Day #49 - How To Keep Customers In The Store Longer - Part 8 of 14

Promotional Area:"Promotiona Area"

In store, promotional and departmental signage is important in helping keep customers in your store. A well-signed store gives information to customers and again keeps them shopping longer.Barbara

Day #37 - Being Proactive, Part 3 of 4

Your  Promotional Calendar:"Promotional Calendar"

I’d like you to plan for 2 to 3 promotional events happening in your store every month that can include, sales,  special events, demos, educational programs, new product launches, special offers, parties, in store features, super clearances, and customer appreciation events. Just to name a few.Barbara

Day #35 - Being Proactive, Part 1 of 4

"Being Proactive"You have to make the front door to your business open. If you continue to think it will open by it self you may as well roll up your sign and go home. Increasing traffic from existing and new customers increases sales.Consumers are still spending money. With so many more shopping choices in your market place area – your understanding that you build your business one client at a time is crucial.  Consumers shop where they feel a connection and enjoy the shopping experience. There are many action points I could write about but here are my four favorites. These really work.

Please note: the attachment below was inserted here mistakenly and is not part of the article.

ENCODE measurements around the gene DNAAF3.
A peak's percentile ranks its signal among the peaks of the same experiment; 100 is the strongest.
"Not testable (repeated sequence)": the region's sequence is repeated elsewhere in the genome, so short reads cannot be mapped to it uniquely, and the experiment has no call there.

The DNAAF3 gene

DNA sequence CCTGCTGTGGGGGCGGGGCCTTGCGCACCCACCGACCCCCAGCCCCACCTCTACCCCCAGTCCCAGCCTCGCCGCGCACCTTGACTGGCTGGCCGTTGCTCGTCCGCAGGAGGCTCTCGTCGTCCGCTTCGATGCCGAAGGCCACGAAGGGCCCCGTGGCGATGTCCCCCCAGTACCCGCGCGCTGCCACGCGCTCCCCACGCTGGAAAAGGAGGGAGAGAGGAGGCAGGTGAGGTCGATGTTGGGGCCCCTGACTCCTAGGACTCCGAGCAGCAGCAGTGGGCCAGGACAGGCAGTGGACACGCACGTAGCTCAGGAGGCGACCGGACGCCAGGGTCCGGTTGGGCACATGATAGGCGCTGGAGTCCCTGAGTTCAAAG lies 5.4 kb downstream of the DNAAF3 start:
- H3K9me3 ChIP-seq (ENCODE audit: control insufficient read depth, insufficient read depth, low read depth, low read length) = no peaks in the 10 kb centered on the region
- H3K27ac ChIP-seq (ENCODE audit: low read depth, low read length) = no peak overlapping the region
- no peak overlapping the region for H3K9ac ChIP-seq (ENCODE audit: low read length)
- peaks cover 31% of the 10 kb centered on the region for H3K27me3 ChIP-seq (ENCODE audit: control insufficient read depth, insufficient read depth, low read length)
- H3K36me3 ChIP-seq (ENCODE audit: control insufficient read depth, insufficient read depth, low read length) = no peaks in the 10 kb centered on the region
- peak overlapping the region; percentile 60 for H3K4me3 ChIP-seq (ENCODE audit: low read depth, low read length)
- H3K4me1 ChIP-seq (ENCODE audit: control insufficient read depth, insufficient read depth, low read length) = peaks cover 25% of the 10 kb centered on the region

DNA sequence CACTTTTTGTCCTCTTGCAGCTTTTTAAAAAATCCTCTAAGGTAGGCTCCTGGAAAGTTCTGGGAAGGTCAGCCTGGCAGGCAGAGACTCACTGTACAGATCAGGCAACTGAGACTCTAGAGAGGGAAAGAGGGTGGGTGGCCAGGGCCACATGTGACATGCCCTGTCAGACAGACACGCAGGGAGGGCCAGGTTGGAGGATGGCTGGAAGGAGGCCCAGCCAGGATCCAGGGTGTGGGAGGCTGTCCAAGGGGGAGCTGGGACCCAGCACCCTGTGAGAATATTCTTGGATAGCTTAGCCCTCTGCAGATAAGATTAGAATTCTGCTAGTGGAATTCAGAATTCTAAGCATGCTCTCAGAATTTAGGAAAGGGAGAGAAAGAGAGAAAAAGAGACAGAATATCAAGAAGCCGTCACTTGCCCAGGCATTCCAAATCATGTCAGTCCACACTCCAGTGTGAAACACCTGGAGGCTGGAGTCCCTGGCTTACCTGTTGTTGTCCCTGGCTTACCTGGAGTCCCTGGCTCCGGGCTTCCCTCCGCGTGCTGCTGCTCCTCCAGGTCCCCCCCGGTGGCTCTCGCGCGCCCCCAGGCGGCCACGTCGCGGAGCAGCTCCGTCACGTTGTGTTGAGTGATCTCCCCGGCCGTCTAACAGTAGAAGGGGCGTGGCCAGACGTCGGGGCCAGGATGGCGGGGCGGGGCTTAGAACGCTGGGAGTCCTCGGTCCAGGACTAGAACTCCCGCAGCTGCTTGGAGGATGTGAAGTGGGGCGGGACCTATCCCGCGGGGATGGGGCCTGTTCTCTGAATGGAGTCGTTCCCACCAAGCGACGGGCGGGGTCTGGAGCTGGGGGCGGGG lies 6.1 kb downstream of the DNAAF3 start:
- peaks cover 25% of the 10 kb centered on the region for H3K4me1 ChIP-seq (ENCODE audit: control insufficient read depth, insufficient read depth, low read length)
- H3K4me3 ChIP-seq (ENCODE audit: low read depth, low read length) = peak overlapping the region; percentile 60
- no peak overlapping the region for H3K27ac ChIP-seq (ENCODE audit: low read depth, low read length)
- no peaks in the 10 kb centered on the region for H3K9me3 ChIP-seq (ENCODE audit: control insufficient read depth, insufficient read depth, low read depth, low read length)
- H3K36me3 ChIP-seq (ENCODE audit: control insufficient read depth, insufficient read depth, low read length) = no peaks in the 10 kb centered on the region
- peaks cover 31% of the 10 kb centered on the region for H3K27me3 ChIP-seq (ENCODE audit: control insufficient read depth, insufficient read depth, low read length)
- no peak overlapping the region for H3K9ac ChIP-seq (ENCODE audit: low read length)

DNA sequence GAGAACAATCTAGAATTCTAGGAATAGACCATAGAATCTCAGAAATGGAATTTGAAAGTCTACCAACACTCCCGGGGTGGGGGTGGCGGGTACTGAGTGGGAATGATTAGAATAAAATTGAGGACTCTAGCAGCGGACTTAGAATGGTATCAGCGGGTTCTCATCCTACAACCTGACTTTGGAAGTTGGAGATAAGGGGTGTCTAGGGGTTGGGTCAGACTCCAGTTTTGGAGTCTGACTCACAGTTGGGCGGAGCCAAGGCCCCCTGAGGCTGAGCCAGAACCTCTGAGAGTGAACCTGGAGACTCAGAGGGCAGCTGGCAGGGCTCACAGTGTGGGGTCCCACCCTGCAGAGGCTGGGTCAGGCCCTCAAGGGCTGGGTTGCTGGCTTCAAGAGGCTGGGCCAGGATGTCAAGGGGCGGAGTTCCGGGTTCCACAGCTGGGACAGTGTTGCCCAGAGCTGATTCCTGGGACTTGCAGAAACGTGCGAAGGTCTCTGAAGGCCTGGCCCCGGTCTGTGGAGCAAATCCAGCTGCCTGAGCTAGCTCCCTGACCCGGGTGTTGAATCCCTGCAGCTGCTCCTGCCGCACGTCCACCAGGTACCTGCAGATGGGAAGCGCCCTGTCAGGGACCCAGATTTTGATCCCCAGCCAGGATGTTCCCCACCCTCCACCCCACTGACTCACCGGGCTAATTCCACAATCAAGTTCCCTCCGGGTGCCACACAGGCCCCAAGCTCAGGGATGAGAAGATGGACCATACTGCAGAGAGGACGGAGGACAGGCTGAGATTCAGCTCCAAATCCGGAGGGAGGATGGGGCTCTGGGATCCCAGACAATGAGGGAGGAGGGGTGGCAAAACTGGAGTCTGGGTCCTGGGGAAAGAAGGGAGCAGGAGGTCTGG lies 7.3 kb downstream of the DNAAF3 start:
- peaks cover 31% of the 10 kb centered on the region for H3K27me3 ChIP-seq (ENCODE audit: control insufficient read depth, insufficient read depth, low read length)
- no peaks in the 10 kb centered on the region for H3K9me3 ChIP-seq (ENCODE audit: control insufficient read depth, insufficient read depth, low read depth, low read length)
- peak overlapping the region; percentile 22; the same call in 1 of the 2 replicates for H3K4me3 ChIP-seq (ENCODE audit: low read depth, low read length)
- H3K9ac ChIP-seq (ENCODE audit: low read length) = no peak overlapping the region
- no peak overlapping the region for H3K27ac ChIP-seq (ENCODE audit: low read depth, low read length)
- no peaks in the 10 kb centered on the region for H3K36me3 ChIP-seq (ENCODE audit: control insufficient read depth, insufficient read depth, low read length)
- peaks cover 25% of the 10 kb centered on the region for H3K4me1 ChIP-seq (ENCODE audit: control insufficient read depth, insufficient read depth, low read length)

Part 1:

Cause Marketing

I love this. Stop just giving donations. Call up local groups or charities; let them know that you want to send them big fat checks this year. What you are "Target Marketing"asking them to do is to tell their membership about your store and what you sell. Further explain that for each of their members who shops in your store you will send  the charity or group 10% of what they  spend. Easy right. It really is. This idea will bring in new customers .Barbara

Day #27 - Preparing Your Store For The Big Sale

Your store must look like you are having a sale. You must change the traffic flow with tables, or fixtures, filled with merchandise.Setting up the Store:Your store must not look the same.  Pull racks outside and and at the front of the store. Neatness does not count  at a time like this. You must create a  state  of hyper buying. This is not business as usual.Signage:Bold exterior signage  on your window bold interior signage with the sale message.Greeter :Position one of your staff or yourself at the door. Greet customers as they come in and tell them what's going on.Sale tags:It's work to re-price. Studies show that retagging increases sales. Indicate the new price -  show the old price.  Make this happen any way you can. Trust me on this one.Decorate the store:It's about making the store look different.  Don't miss this one. Balloon and streams not your style,  look at the name of the sale and pull ideas for decor out of that.Have fun:What does that mean to you.  People love to shop at sales. Make them stay longer in your store and  shopping by adding to the spirit of it.Barbara